Without these, ESXi will not allow you to start any VMs. It’s also important that the NIC be an e1000, likely because that’s one of the few NICs supported by ESX, but that was what I got by default using the above setting.

My intent as mentioned earlier is to play with linked clones. We have a project to create a set of semi-public workstations and I want them to be thin clients (e.g. Thinstation) that connect to a set of VMs running XP such that logging off or disconnecting will revert the VMs to a snapshot. Straightforward enough, but a PITA for maintenance where each VM would require its own large, redundant disk image. Linking each VM to a single image will use minimal disk space, plus when we update that common disk image with new anti-virus defs, Windows updates, etc, rolling out the changes will be as easy as replacing the linked disk. A discussion of how this will work is here, at the bottom of the discussion.

Good Riddance, Facebook

I deleted my seldom-used Facebook account today. Mike had mentioned that he recently got rid of his, and I read an article this morning about how careful you need to be etc which got me thinking.

Quickly browsing the people that I was linked with before committing to this action confirmed my thoughts. There are innumerable mindless comments strewn about “not sure what I should do today”, “thinking I should get a truck”, “got so drunk last night” etc. Pretty much what you’d expect from adolescents, but these are grown adults, seemingly starved for attention. By and large, nothing I’d be interested in reading. A couple people had some somewhat-useful technical comments but I can’t bring myself to wade through the noise. Plus seeing the privacy-compromising personal information that some of my dearest put on display in such a careless, cavalier fashion absolutely horrifies me. Good luck trying to get a job when a potential employer can so easily find this stuff. Then there are the sad old people (some even older than me!) who try to use Facebook to stay in touch with young ones. Do they really enjoy seeing pictures of their offspring drinking, doing drugs, vomiting, being passed out, or reading about same?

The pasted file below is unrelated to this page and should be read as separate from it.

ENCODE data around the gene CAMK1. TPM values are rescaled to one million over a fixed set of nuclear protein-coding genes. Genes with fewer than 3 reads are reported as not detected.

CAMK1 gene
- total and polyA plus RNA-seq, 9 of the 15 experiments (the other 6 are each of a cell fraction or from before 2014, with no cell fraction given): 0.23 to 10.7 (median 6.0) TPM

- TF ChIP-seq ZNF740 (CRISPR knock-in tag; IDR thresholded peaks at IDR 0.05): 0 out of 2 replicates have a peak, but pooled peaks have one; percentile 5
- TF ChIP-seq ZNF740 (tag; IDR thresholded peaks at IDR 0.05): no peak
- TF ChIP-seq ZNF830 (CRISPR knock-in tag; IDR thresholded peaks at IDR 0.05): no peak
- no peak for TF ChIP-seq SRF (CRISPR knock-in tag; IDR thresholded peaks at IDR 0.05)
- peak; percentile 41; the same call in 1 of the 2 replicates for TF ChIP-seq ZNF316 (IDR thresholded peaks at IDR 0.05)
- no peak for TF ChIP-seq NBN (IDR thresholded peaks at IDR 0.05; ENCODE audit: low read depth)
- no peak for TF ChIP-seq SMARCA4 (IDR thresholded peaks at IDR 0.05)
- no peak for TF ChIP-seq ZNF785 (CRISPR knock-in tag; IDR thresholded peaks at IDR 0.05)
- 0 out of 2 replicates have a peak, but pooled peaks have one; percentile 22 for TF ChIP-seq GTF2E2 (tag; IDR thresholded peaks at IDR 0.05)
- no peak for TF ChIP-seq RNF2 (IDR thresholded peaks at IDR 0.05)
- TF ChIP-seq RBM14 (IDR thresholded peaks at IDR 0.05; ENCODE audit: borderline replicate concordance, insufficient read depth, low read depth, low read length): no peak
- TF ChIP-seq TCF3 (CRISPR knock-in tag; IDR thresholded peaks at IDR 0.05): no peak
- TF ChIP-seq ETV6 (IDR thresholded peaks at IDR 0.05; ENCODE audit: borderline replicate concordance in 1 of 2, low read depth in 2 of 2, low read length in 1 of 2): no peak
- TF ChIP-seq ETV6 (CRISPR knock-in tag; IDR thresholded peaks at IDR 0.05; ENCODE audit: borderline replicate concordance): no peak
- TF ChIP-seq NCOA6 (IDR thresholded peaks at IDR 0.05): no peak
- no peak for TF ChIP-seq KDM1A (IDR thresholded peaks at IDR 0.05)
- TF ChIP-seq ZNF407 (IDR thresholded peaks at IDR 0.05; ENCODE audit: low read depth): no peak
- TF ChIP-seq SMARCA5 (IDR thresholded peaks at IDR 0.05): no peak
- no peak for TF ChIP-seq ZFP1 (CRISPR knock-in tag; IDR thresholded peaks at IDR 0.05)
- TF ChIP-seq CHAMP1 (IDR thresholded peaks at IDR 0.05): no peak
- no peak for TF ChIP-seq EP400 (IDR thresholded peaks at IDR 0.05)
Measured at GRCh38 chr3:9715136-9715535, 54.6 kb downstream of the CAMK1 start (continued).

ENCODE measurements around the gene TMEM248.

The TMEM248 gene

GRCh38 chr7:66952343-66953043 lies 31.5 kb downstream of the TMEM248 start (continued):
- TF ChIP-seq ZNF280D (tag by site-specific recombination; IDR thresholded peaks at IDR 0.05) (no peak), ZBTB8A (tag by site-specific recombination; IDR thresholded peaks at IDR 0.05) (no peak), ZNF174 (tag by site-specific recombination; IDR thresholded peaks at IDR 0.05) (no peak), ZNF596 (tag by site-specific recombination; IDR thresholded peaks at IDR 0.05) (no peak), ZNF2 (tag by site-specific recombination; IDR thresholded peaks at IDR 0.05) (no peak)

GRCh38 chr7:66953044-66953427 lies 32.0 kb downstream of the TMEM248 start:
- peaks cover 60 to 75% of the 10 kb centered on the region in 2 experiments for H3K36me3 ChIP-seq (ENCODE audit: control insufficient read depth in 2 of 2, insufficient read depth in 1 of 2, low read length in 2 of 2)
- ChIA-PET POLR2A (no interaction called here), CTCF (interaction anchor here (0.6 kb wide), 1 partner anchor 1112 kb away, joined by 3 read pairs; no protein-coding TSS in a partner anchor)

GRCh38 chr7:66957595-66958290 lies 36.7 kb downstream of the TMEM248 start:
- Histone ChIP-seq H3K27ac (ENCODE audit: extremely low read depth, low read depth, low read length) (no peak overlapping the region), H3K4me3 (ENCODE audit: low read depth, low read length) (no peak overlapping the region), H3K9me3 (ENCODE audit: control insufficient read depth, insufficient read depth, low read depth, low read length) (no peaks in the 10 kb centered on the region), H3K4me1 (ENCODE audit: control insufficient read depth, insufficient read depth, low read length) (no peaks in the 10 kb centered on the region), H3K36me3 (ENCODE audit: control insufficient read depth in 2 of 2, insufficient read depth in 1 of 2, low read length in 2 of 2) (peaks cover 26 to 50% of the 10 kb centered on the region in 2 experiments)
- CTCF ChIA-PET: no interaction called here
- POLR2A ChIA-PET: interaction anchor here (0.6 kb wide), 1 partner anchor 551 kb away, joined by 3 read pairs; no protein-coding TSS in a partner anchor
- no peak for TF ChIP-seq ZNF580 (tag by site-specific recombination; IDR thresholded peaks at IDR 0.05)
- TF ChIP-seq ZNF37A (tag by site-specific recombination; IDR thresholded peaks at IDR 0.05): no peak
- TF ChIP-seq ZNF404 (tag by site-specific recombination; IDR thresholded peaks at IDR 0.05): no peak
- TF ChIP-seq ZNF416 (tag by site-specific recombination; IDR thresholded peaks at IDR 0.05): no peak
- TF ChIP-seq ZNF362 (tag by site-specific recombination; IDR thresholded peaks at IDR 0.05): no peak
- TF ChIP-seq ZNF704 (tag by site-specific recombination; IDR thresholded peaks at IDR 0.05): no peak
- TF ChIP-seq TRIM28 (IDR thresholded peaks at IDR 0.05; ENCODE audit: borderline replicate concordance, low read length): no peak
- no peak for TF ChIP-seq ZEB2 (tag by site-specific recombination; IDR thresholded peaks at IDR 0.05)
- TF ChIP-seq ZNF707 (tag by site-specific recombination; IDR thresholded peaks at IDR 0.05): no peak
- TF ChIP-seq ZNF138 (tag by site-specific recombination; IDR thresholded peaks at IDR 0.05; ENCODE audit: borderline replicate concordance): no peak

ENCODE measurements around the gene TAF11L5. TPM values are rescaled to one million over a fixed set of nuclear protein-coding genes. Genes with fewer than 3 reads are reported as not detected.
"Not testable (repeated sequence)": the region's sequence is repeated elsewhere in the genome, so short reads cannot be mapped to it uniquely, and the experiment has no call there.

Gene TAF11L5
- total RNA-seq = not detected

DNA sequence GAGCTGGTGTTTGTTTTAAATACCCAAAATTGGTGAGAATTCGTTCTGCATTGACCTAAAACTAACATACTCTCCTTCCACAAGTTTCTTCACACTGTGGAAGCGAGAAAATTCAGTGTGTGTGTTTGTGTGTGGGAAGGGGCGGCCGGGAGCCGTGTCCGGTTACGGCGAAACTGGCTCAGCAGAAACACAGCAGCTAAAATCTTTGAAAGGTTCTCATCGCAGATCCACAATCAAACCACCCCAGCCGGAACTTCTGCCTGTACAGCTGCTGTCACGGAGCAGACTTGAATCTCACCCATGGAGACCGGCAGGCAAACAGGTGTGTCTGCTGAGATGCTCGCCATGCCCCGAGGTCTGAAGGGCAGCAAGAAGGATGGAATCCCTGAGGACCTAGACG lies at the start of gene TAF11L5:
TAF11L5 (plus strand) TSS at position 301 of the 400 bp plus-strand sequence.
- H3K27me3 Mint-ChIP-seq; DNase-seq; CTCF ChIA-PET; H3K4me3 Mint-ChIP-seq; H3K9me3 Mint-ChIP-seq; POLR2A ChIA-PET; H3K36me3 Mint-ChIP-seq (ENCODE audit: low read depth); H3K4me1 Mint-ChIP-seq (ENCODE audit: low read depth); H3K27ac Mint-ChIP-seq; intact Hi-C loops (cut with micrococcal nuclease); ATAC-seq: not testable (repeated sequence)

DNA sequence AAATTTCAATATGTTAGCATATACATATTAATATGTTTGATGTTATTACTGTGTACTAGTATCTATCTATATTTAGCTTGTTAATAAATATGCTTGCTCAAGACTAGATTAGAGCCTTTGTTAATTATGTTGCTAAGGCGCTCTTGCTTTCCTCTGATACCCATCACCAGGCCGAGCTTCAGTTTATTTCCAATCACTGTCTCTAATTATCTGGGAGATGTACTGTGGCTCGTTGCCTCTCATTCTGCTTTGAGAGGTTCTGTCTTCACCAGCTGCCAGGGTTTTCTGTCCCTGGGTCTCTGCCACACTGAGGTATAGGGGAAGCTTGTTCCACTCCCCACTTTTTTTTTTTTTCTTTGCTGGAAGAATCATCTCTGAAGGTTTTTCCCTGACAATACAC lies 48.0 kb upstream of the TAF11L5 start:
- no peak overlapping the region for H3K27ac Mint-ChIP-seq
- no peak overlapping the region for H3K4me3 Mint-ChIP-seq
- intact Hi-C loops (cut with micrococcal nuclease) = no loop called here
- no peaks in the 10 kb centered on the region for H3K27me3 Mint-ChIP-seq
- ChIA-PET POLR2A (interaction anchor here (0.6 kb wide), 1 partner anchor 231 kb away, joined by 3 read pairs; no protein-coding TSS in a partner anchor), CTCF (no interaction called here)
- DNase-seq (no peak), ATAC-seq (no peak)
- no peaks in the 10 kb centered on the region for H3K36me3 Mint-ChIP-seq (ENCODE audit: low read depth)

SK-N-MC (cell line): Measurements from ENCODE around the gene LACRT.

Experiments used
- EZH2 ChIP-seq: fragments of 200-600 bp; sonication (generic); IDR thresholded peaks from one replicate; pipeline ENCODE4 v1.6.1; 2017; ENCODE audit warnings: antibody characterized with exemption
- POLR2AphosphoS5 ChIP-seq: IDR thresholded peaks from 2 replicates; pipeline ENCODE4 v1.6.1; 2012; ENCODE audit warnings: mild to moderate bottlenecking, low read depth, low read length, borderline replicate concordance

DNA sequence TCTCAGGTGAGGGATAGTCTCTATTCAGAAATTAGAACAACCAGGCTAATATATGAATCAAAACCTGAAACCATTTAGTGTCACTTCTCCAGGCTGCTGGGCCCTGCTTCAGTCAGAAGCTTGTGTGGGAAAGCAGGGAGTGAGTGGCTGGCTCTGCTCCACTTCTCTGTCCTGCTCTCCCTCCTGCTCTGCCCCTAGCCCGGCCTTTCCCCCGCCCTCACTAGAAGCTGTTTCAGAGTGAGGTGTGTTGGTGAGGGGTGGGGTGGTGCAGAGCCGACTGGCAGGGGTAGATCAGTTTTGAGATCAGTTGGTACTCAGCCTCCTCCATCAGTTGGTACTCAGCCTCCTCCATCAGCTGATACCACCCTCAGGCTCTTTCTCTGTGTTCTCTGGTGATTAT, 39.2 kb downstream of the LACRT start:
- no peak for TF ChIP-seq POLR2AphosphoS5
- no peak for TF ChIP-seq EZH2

Note that simply deactivating your account doesn’t do much, since Facebook keeps all your personal information active should you ever log in again. This means your name and personal details are still there for others to see, you are tagged in photos, etc. It’s not really any different than simply not logging in, a clever ploy by Facebook to not give up your valuable personal information.

The link to permanently delete your Facebook account while logged in is http://www.facebook.com/help/contact.php?show_form=delete_account. Hopefully this post will motivate people to clean up their acts or delete their own account and get their lives back.

Camping Again

Lisa and family are camping again this long weekend. Last night was a very nice evening where I rode my
motorcycle to their site, Mike cooked dinner, Stephanie and Eric and Chloe came for a visit, we walked to the store, then came back and has a fire. We left around 11pm. Normally we stay later but I didn’t want to wake up the whole place with my bike, which was really dewey and hard to start. Still, a very nice day. Hopefully today willl be just as nice. It’s supposed to rain all afternoon but clear for the evening. I have a ton of work to do but plan to relax out there again tonight.